A Vancouver Guldasta's exploration of home is intimate, generous, and affecting

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      Written and directed by Paneet Singh. A Cultch and Diwali in B.C. presentation of a SACHA production. At the Cultch's Vancity Culture Lab on Thursday, October 3. Continues until October 21

      The personal is political, but the politics get very personal in A Vancouver Guldasta.

      The play is set in June of 1984 in a South Vancouver home, where a family watches the news of the Indian government’s attack on the Golden Temple, the Sikh community’s holiest shrine.

      Guldasta means “bouquet” in Punjabi, and it reflects the diversity of the family’s reactions to the crisis. Teenage daughter Rani wants to join in the protests that have been erupting locally, but her father, Chattar, is terrified that there may be consequences for his home, his business, or his family, including a brother in Amritsar, whom he hasn’t been able to contact since the temple was invaded. His wife Niranjan is loyal but conflicted. Rani’s friend Andy, a Vietnamese refugee who lives in the family’s basement suite with his parents, wants to protect her from the horrors of war.

      Writer-director Paneet Singh first staged this play as a site-specific piece two years ago in an actual Vancouver living room. For this production, Skye Dyken and Lauren Jamie Homeniuk have re-created that sense of intimacy with a loving attention to period details, from the floral upholstery right down to the giant antenna on the family’s cordless phone.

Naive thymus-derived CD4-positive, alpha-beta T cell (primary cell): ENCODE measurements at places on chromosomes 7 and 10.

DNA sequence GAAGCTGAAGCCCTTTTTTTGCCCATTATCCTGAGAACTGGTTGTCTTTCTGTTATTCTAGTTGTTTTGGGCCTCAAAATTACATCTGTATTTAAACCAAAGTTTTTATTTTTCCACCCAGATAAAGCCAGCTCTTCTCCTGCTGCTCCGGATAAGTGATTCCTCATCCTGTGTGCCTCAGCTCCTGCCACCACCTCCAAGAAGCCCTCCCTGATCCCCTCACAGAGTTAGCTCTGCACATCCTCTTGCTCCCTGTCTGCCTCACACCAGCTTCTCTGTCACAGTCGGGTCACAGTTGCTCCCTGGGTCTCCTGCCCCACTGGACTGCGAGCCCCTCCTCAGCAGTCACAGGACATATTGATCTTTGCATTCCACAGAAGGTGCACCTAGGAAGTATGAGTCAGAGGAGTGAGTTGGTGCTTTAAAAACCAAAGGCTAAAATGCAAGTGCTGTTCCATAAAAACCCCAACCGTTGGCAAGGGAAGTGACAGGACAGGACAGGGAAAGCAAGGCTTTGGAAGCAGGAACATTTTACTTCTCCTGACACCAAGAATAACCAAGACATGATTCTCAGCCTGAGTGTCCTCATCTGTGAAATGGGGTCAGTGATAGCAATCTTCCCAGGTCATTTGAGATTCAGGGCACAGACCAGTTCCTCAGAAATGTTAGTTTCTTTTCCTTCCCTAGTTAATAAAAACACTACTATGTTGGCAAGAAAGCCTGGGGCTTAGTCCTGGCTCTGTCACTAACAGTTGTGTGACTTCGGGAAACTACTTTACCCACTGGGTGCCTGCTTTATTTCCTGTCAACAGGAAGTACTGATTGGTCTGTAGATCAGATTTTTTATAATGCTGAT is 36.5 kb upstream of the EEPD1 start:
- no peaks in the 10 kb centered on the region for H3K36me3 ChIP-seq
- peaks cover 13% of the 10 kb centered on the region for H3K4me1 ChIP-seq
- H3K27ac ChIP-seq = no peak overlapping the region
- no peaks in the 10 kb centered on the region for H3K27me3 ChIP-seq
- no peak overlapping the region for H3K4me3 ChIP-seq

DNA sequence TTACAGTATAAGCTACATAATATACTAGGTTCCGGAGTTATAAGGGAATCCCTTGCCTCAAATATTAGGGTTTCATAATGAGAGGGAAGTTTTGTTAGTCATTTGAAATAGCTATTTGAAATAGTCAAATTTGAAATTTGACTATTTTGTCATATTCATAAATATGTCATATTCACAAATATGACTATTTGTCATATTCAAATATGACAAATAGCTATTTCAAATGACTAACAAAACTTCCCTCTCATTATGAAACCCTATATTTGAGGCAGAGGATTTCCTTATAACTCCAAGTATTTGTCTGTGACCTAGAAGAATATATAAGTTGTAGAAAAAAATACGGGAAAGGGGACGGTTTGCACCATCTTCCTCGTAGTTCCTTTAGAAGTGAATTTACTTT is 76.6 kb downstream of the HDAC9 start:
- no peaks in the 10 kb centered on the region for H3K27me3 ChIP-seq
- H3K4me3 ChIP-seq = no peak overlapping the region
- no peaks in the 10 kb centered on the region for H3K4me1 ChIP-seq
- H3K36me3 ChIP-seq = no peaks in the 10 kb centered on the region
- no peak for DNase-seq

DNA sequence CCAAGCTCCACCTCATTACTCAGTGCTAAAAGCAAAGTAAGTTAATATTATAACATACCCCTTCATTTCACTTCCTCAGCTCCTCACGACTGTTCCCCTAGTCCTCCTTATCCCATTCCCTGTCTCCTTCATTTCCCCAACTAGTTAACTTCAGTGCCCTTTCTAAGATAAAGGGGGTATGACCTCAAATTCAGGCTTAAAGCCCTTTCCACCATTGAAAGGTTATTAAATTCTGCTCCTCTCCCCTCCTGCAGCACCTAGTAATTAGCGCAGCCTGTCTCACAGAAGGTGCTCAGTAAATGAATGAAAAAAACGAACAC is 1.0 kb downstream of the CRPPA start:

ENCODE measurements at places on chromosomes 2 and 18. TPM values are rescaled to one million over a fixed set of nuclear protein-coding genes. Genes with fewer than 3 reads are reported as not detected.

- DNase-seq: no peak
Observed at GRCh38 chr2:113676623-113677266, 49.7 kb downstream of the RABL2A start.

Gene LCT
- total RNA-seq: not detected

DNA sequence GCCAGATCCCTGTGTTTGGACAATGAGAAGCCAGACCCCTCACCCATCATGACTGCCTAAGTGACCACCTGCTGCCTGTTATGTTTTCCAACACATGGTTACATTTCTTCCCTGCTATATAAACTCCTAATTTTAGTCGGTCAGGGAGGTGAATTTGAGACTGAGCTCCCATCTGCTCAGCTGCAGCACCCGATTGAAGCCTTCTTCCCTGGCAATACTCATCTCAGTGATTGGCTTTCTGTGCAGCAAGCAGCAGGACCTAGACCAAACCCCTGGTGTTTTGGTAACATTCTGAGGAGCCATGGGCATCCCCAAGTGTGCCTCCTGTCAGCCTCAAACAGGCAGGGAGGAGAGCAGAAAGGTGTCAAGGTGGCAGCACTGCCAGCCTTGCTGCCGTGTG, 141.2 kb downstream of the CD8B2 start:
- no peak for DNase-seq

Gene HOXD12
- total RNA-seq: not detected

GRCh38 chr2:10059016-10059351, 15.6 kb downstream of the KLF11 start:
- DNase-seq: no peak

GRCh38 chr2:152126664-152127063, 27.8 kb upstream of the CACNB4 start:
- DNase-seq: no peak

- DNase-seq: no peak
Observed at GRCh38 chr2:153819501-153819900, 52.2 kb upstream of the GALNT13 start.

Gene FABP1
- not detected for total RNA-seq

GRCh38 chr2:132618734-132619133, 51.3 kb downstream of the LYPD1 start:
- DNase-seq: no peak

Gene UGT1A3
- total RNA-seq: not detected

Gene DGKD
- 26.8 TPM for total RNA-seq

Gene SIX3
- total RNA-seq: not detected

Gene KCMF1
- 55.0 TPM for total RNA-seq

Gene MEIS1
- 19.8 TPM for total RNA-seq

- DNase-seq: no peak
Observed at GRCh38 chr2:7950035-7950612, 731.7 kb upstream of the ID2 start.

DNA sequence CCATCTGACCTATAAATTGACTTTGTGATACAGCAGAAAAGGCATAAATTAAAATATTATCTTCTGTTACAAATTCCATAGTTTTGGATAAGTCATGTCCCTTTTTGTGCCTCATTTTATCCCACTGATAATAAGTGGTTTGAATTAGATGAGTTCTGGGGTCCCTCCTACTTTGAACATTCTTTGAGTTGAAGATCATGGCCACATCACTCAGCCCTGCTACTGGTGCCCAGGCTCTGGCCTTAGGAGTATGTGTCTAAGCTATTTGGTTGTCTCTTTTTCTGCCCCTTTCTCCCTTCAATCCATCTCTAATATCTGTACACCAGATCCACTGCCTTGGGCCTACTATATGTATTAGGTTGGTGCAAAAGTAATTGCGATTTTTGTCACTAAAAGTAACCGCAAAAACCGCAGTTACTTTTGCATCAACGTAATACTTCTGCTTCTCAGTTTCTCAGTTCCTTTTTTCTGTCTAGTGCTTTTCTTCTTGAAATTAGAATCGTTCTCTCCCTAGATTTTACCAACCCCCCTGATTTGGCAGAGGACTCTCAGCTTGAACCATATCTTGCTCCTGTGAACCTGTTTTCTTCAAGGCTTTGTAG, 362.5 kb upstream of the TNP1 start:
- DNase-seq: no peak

The idea of home in a larger sense is at the heart of this play. Rani has lived in Canada all her life and only visited Punjab once, as a small child, but she recalls having felt a sense of being at home when she went to the Golden Temple. Andy describes watching the land of his childhood disappear behind him from the boat on which his family fled Vietnam: “Choosing between home and freedom was the hardest choice we ever had to make.” Each character’s experience of displacement and sacrifice informs their reactions to the crisis.

      Singh directs a strong cast, all of whom find a convincing naturalism. Parm Soor is a charismatic Chattar, whether he’s geeking out about Indian classical music or hamming it up in a cheesy TV ad for his restaurant, but there’s also fear and anger beneath his cheerful veneer. As Rani’s mother, Niranjan, Gunjan Kundhal is as contained as her daughter is flippant: just watch Arshdeep Purba’s Rani race through her ritual prayers. And Lou Ticzon’s quiet concern makes Andy credible and sympathetic. The live action is interspersed with video projections of archival news footage, a constant reminder that something very real is at stake for all these characters.

      The play’s motivating spirit is one of generosity: every performance is followed by a talkback. I’m grateful for this uniquely intimate glimpse of Vancouver history.